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open ocean capeable living space bubble

Home Forums Archive TSI Engineering open ocean capeable living space bubble

This topic contains 85 replies, has 16 voices, and was last updated by Avatar of shredder7753 shredder7753 2 years, 4 months ago.

Viewing 15 posts - 16 through 30 (of 86 total)
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  • #11819
    Avatar of J.L.-Frusha
    J.L.-Frusha
    Participant

    On another thread there is reference to a US Navy test of ferrocement spheres that were designed for various depths. IIRC, the deepest was 3500′. That one was destruction tested and managed to go to something like 4500′ One of the design parameters was 1 Atmosphere internal pressure. Designing for depth is more a matter of engineering…

    Later,

    J.L.F.

    Never be afraid to try something new…

    Remember, amateurs built the ark, professionals built the Titanic.

    #11820

    J.L Frusha, you refer to this study?

    —————————–

    Title : Long-Term, Deep Ocean Test of Concrete Spherical Structures – Results after 13 Years.

    Descriptive Note : Technical rept. Mar 78-Nov 84,

    Corporate Author : NAVAL CIVIL ENGINEERING LAB PORT HUENEME CA

    Personal Author(s) : Rail,R. D. ; Wendt,R. L.

    Report Date : JUL 1985

    Pagination or Media Count : 70

    Abstract : In 1971, a long-term, deep-ocean test was started on 18 pressure-resistant, hollow concrete spheres, 66 inches in outside diameter by 4.12 inches in wall thickness. The spheres were placed in the ocean near the seafloor at depths from 1,840 to 5,075 feet. Over a 13 year period, annual inspections of the spheres using submersibles have provided data on time-dependent failure and permeability. After 5.3 years of exposure, three spheres were retrieved from the ocean for laboratory testing, and after 10.5 years two more spheres were retrieved and tested. This report is the third report in a series describing and summarizing the findings from the ocean and laboratory tests. Data on concrete compressive strength gain, short-term implosion strength of the retrieved spheres, and permeability and durability of the concrete were obtained. The data have shown that concrete exhibits good behavior for ocean applications. High quality, well-cured concrete can be expected to gain and maintain strength when submerged in seawater under high pressure. Concrete is a durable material in the deep ocean; neither deterioration of the concrete matrix nor corrosion of reinforcing steel are problems, even though the concrete becomes saturated with seawater. Uncoated concrete has a very low rate of premeation of seawater through the concrete and even this small flow can be prevented by a waterproofing coating. (Author)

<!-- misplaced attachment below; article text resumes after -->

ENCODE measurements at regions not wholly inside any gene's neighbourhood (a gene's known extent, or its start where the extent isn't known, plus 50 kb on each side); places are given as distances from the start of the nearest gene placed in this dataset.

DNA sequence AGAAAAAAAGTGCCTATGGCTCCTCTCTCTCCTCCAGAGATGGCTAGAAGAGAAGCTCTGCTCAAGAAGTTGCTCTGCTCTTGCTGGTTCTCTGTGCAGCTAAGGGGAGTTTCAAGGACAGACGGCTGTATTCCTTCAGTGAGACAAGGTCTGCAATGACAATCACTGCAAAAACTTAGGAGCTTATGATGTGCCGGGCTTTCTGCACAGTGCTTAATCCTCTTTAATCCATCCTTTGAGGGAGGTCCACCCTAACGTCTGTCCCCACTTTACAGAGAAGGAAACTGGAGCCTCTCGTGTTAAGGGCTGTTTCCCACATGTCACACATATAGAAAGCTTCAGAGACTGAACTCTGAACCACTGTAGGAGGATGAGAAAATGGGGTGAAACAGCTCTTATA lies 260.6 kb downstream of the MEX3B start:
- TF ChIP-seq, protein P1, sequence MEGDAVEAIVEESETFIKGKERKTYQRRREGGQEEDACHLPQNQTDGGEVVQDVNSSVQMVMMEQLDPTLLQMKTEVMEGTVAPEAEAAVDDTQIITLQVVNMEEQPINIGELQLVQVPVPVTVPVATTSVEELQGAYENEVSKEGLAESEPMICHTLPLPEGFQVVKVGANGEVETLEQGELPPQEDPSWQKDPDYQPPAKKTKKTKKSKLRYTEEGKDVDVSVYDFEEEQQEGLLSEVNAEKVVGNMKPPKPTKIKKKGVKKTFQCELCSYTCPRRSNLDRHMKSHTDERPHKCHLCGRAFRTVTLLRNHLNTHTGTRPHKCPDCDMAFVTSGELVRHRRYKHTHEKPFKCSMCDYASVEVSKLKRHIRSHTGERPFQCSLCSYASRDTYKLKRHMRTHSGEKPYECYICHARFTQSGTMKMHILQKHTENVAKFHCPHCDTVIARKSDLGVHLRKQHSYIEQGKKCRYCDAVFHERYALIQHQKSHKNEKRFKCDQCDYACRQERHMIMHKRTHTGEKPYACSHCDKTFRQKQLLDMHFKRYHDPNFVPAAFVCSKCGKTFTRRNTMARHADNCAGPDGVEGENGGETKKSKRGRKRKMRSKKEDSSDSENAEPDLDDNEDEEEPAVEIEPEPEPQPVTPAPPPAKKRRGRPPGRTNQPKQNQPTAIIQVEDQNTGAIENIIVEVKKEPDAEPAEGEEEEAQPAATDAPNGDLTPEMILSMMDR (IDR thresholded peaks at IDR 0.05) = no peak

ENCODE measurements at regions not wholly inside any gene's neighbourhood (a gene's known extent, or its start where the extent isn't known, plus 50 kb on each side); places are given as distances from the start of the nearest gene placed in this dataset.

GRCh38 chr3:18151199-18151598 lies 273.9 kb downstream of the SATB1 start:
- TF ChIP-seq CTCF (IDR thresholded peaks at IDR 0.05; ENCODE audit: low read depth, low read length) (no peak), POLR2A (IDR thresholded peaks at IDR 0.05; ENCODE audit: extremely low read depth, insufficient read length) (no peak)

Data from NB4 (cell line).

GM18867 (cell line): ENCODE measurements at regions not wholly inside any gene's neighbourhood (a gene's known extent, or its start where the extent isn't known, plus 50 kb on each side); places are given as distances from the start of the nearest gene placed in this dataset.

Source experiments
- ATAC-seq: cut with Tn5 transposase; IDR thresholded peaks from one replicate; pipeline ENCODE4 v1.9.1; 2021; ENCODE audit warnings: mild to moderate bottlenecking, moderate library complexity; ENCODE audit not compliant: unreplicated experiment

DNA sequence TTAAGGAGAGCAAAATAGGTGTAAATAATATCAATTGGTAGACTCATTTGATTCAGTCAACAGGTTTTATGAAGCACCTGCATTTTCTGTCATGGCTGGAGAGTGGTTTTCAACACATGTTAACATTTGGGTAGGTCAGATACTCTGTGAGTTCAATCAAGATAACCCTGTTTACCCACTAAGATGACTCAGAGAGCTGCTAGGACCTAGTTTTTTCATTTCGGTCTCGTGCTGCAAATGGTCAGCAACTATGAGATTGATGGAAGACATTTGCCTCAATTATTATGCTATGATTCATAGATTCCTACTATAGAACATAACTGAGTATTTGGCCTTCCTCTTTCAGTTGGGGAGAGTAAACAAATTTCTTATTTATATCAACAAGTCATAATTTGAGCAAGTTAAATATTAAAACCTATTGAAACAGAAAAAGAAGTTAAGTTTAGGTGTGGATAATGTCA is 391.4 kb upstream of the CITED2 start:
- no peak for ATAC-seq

Descriptors : *CONCRETE, *STRENGTH(MECHANICS), *UNDERWATER STRUCTURES, *DEEP OCEANS, THICKNESS, PERMEABILITY, LABORATORY TESTS, CORROSION, TIME DEPENDENCE, FAILURE, HIGH PRESSURE, SPHERES, DEPTH, STEEL, SHORT RANGE(TIME), COATINGS, STRENGTH(GENERAL), GAIN, INSPECTION, WALLS, FLOW, OCEANS, DETERIORATION, SEA WATER, LOW RATE, OCEAN BOTTOM, REINFORCING MATERIALS, COMPRESSIVE PROPERTIES, WATERPROOFING, SUBMERSIBLES, IMPLOSIONS.

    Subject Categories : PHYSICAL AND DYNAMIC OCEANOGRAPHY CERAMICS, REFRACTORIES AND GLASS

    Distribution Statement : APPROVED FOR PUBLIC RELEASE

    source: http://oai.dtic.mil/oai/oai?verb=getRecord&metadataPrefix=html&identifier=ADA160232

    ————————————–

    admirlal doty, i am not sure if “waiven” is a correct english term for the phenomena that a diver experiences when submerged below big waves. I checked and found the term “surge” describing the back and forth movement of water between waves.

    English is my third language after german and spanish so i apologize if there is sometimes a wrong word choice in my comments… “hackzone” may definitly be my own word creation for the zone where ships get “hacked to pieces” when having a close encounter with rocks in heavy sea.

    Wil

    concretesubmarine.com

    European Submarine Structures AB

    #11822
    Avatar of admiral-doty
    admiral-doty
    Participant

    Your English looks very good, better than a lot of what I read and hear from native speakers and writers. I assumed it was your native language. I thought maybe waiven was a typo, then saw it twice, thought maybe it was a foreign word. Surge is probably the correct term, though it can also mean an extra, longer term increase in sea level due to wind pushing water up against land, as in storm surge during a hurricane. There is also tidal surge.